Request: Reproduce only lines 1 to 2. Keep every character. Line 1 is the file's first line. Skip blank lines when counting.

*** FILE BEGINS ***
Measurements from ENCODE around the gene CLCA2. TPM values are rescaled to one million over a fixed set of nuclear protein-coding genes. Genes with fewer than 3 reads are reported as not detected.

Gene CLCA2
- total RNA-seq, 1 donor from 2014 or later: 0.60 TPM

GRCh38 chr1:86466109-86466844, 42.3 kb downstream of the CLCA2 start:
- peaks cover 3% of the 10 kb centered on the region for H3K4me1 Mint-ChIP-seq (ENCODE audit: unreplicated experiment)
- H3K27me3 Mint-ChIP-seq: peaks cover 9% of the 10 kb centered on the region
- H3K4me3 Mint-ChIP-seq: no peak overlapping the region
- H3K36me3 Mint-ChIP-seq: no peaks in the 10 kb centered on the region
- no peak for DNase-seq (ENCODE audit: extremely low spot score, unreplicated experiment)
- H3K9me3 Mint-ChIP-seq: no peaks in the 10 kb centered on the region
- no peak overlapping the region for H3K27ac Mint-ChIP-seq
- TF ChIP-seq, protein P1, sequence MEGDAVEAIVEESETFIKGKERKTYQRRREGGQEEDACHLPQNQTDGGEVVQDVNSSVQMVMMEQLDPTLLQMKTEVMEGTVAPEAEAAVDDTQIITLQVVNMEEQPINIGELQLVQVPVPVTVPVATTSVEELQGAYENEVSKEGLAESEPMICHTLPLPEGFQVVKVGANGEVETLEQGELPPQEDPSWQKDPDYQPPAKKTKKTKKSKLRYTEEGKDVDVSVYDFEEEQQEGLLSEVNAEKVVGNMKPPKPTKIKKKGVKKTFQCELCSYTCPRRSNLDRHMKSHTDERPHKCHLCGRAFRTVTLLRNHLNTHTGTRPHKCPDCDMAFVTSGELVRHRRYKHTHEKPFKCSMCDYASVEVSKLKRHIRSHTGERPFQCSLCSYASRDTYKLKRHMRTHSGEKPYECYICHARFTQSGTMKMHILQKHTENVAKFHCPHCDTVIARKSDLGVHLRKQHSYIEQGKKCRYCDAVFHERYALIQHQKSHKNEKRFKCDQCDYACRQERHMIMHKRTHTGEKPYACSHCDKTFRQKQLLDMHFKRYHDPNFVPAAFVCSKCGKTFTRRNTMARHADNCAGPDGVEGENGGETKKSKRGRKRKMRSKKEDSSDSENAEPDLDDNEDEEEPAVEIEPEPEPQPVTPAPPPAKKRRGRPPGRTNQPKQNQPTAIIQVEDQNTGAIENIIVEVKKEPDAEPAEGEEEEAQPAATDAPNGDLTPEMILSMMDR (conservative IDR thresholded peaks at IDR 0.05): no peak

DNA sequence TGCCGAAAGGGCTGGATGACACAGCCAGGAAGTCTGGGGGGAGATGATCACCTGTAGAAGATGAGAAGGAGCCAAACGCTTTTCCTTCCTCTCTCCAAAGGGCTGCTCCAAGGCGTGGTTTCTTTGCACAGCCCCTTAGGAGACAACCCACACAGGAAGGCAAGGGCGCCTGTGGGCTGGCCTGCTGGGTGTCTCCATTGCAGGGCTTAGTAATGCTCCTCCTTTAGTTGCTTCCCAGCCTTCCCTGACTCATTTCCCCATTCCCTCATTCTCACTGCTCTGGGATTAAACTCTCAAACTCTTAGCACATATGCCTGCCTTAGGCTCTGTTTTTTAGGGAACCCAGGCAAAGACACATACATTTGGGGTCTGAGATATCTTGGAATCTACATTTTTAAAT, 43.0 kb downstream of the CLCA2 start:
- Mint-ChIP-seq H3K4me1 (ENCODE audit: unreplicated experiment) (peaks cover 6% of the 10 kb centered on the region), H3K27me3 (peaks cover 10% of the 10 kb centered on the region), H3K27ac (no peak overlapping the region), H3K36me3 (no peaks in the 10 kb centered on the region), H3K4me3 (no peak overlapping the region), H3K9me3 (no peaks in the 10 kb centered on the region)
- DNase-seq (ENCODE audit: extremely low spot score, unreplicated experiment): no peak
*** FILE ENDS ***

Measurements from ENCODE around the gene CLCA2. TPM values are rescaled to one million over a fixed set of nuclear protein-coding genes. Genes with fewer than 3 reads are reported as not detected.

Gene CLCA2